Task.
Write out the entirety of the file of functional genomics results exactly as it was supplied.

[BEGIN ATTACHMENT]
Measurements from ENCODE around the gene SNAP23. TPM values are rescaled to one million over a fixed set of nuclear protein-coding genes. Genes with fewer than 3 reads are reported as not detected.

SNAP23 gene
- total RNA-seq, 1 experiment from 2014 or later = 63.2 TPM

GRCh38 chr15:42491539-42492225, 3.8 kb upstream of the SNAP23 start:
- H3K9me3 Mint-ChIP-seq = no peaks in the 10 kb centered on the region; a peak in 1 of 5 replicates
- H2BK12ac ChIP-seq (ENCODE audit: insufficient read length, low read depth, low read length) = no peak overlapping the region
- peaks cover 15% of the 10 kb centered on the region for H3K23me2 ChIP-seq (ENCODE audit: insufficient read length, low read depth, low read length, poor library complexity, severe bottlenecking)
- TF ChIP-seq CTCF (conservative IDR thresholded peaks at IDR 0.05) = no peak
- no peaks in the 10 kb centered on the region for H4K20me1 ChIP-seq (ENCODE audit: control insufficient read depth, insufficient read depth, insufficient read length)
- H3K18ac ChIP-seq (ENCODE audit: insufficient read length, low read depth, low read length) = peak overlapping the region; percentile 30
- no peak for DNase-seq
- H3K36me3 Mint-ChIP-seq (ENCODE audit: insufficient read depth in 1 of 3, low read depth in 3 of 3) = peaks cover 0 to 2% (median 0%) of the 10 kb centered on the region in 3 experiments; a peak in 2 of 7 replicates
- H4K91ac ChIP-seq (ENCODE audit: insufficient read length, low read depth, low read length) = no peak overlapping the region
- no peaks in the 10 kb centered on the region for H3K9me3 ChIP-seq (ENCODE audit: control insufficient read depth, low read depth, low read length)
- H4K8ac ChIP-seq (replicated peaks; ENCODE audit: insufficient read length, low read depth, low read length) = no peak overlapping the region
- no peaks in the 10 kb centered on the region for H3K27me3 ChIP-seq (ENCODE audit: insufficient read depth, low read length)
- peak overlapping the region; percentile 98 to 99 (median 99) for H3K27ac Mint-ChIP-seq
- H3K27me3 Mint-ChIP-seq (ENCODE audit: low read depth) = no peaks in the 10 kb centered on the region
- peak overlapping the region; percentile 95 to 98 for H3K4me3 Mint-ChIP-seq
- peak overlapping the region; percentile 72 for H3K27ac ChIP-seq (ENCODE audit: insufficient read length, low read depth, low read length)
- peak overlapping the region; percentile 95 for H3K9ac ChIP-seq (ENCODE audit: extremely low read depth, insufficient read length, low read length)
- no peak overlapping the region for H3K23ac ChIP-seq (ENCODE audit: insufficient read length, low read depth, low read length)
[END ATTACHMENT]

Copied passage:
Measurements from ENCODE around the gene SNAP23. TPM values are rescaled to one million over a fixed set of nuclear protein-coding genes. Genes with fewer than 3 reads are reported as not detected.

SNAP23 gene
- total RNA-seq, 1 experiment from 2014 or later = 63.2 TPM

GRCh38 chr15:42491539-42492225, 3.8 kb upstream of the SNAP23 start:
- H3K9me3 Mint-ChIP-seq = no peaks in the 10 kb centered on the region; a peak in 1 of 5 replicates
- H2BK12ac ChIP-seq (ENCODE audit: insufficient read length, low read depth, low read length) = no peak overlapping the region
- peaks cover 15% of the 10 kb centered on the region for H3K23me2 ChIP-seq (ENCODE audit: insufficient read length, low read depth, low read length, poor library complexity, severe bottlenecking)
- TF ChIP-seq CTCF (conservative IDR thresholded peaks at IDR 0.05) = no peak
- no peaks in the 10 kb centered on the region for H4K20me1 ChIP-seq (ENCODE audit: control insufficient read depth, insufficient read depth, insufficient read length)
- H3K18ac ChIP-seq (ENCODE audit: insufficient read length, low read depth, low read length) = peak overlapping the region; percentile 30
- no peak for DNase-seq
- H3K36me3 Mint-ChIP-seq (ENCODE audit: insufficient read depth in 1 of 3, low read depth in 3 of 3) = peaks cover 0 to 2% (median 0%) of the 10 kb centered on the region in 3 experiments; a peak in 2 of 7 replicates
- H4K91ac ChIP-seq (ENCODE audit: insufficient read length, low read depth, low read length) = no peak overlapping the region
- no peaks in the 10 kb centered on the region for H3K9me3 ChIP-seq (ENCODE audit: control insufficient read depth, low read depth, low read length)
- H4K8ac ChIP-seq (replicated peaks; ENCODE audit: insufficient read length, low read depth, low read length) = no peak overlapping the region
- no peaks in the 10 kb centered on the region for H3K27me3 ChIP-seq (ENCODE audit: insufficient read depth, low read length)
- peak overlapping the region; percentile 98 to 99 (median 99) for H3K27ac Mint-ChIP-seq
- H3K27me3 Mint-ChIP-seq (ENCODE audit: low read depth) = no peaks in the 10 kb centered on the region
- peak overlapping the region; percentile 95 to 98 for H3K4me3 Mint-ChIP-seq
- peak overlapping the region; percentile 72 for H3K27ac ChIP-seq (ENCODE audit: insufficient read length, low read depth, low read length)
- peak overlapping the region; percentile 95 for H3K9ac ChIP-seq (ENCODE audit: extremely low read depth, insufficient read length, low read length)
- no peak overlapping the region for H3K23ac ChIP-seq (ENCODE audit: insufficient read length, low read depth, low read length)